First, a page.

• International

The US reopens its borders to tourists

President Biden’s decision comes amidst a surge in Covid-19 cases



by: Theodore Williamson


In March 2020, former President Donald Trump signed an executive order to close American borders with the world (including its closest neighbour Canada) for all but essential reasons. Fast forward more than a year later, incumbent President Joe Biden has opened the country’s borders to citizens from all around the globe, including the UK.


The US Customs and Border Protection states that “non-citizen travellers who are fully vaccinated for COVID-19 and have appropriate documentation will be permitted to enter the United States via land ports of entry (POE) and ferry terminals” from early November onwards this year.


American Airlines aircraft on the tarmac. Photo courtesy of ArtisticOperations via Pixabay



As asserted by the US government's Centre for Disease Control (CDC), this measure relates to vaccines approved by the World Health Organisation (WHO). For British travellers, this means that AstraZeneca is an acceptable vaccine to enter the US with, even though it is not offered to American citizens.


Apart from being vaccinated passengers will also need to present a negative Covid-19 test result and provide their contact information at the border control.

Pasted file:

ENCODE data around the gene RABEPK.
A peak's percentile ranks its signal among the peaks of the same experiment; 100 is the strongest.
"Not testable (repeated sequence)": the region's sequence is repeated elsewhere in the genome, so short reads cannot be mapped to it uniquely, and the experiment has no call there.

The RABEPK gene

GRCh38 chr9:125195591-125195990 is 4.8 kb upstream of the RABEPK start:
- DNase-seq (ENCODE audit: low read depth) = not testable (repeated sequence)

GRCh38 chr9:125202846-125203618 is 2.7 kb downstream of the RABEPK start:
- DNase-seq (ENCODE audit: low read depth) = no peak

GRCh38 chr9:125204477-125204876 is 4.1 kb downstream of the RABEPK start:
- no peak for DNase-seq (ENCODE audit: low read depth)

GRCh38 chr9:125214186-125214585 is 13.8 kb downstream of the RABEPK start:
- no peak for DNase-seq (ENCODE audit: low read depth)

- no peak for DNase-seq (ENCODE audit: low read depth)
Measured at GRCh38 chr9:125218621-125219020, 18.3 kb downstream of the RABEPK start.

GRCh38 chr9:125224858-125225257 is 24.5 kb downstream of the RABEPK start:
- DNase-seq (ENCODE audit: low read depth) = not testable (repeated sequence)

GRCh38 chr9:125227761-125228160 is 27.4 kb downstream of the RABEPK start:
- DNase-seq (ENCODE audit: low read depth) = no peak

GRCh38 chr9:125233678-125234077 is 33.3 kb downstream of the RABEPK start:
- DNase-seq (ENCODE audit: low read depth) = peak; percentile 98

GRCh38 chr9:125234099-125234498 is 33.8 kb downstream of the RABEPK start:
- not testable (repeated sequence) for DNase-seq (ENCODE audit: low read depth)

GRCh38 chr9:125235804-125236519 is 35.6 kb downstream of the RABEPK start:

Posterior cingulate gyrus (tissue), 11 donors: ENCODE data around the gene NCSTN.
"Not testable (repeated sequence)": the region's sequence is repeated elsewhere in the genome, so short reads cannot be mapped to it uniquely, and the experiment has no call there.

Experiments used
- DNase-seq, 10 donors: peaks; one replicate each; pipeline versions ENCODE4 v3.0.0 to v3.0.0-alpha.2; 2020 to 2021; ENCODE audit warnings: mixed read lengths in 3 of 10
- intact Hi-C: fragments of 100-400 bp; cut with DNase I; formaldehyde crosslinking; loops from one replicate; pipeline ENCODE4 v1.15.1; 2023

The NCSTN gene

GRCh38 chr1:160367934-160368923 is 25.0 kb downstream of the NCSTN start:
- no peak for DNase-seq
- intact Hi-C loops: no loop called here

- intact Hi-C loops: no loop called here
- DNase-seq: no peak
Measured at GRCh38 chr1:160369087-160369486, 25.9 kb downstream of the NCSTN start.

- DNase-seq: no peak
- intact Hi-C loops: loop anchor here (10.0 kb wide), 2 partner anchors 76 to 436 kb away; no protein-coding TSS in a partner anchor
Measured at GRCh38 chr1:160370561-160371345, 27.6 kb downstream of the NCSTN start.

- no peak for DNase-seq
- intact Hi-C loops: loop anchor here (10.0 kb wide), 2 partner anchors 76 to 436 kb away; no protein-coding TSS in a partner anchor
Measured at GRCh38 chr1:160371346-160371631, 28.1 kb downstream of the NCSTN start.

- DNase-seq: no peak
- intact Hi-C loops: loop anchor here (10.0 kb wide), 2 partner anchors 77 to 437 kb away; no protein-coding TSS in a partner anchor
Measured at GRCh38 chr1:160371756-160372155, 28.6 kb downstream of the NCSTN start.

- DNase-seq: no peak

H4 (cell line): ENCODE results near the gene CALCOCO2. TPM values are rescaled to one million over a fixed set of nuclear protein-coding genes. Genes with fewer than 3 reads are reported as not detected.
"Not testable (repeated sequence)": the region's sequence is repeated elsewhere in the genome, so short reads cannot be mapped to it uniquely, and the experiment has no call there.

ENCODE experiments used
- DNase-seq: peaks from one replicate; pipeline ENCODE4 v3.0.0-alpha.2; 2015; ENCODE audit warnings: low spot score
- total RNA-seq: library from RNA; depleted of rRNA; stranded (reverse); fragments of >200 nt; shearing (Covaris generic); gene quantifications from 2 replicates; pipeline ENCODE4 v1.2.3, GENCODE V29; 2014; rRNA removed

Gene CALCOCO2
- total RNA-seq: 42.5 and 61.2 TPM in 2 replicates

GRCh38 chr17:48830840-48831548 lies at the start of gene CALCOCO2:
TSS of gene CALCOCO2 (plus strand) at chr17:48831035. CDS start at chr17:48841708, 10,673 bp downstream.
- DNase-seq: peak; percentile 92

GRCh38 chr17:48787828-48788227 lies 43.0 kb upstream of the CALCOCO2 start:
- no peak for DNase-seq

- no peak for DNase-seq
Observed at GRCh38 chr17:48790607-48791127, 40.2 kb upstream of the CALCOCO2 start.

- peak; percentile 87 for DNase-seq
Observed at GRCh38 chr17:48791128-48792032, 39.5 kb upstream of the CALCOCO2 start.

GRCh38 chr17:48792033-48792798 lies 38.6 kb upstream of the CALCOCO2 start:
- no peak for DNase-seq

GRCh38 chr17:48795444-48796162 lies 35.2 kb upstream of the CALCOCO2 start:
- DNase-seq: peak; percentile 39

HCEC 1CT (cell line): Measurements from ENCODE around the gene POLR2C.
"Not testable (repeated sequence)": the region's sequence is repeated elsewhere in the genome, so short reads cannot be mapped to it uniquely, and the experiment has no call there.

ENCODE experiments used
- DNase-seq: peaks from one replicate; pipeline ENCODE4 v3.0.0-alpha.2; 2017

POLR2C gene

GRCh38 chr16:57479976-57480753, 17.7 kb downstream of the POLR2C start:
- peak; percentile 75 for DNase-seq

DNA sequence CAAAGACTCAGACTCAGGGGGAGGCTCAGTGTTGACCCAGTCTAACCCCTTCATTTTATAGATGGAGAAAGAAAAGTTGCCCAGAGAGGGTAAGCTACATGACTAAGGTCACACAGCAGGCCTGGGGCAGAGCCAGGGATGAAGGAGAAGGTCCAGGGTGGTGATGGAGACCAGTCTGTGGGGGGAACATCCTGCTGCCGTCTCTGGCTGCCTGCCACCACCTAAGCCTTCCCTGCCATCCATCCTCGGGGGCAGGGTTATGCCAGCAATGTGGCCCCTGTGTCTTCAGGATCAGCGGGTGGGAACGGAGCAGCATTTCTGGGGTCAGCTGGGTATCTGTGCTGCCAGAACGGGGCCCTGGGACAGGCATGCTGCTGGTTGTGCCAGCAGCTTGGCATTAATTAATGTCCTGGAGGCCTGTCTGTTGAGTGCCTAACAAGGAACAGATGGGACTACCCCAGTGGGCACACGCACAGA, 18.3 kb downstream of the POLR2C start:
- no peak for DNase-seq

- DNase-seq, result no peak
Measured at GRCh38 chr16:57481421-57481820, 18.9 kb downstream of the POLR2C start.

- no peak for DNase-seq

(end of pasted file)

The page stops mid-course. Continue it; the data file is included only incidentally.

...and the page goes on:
For many, the reopening of the US as a holiday destination signifies the return to normality, especially with Christmas being right around the corner. Destinations like New York City are some of the busiest locations for tourists at this time of year.


Yet, a question must be asked: is it the right time to allow people to travel? The number of Covid-19 cases during the week before writing this article in the entire United States exceeded 550 thousand. A further rise in the number of cases is also expected as we head into the colder months with less time spent outdoors which unequivocally results in the increased chance of virus transmission.


So, alongside the US, the UK will also likely see a surge in cases, especially if travel is allowed.

To what extent vaccinations and their rates help reduce the number of cases and fatalities, only time will tell. However, as flights leave airports across the UK and travel to and from our friends across the Atlantic, at the moment there is no chance of reversing what might come.